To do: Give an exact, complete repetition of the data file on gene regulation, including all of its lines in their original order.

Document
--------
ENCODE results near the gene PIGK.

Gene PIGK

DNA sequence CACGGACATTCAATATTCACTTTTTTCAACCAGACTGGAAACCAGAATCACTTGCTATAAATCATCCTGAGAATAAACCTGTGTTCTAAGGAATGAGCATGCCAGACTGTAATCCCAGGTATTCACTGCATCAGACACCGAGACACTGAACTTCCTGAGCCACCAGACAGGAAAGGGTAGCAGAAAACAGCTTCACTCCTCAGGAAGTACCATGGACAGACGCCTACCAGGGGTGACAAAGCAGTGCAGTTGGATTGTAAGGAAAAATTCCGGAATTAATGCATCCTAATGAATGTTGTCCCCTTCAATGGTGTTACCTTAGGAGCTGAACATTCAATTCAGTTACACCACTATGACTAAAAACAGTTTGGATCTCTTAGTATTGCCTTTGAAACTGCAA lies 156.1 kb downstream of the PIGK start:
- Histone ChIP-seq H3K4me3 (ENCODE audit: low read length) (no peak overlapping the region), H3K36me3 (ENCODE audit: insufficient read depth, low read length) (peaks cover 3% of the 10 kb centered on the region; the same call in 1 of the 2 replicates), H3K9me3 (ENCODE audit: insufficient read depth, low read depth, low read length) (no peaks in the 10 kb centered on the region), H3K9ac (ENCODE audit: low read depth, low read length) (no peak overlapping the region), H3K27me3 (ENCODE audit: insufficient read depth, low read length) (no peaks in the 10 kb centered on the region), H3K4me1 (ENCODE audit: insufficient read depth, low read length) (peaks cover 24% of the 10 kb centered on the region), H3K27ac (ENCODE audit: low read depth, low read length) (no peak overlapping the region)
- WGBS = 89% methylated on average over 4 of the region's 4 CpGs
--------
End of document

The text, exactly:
ENCODE results near the gene PIGK.

Gene PIGK

DNA sequence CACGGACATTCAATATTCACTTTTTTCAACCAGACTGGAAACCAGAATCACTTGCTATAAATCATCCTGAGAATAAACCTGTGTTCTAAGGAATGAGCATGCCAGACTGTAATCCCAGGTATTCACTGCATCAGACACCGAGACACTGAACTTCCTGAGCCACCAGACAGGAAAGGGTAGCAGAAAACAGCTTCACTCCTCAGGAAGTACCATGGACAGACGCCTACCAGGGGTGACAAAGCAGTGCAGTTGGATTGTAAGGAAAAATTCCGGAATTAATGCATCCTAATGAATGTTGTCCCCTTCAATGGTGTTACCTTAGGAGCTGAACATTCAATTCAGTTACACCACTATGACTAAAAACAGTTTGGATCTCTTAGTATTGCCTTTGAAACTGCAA lies 156.1 kb downstream of the PIGK start:
- Histone ChIP-seq H3K4me3 (ENCODE audit: low read length) (no peak overlapping the region), H3K36me3 (ENCODE audit: insufficient read depth, low read length) (peaks cover 3% of the 10 kb centered on the region; the same call in 1 of the 2 replicates), H3K9me3 (ENCODE audit: insufficient read depth, low read depth, low read length) (no peaks in the 10 kb centered on the region), H3K9ac (ENCODE audit: low read depth, low read length) (no peak overlapping the region), H3K27me3 (ENCODE audit: insufficient read depth, low read length) (no peaks in the 10 kb centered on the region), H3K4me1 (ENCODE audit: insufficient read depth, low read length) (peaks cover 24% of the 10 kb centered on the region), H3K27ac (ENCODE audit: low read depth, low read length) (no peak overlapping the region)
- WGBS = 89% methylated on average over 4 of the region's 4 CpGs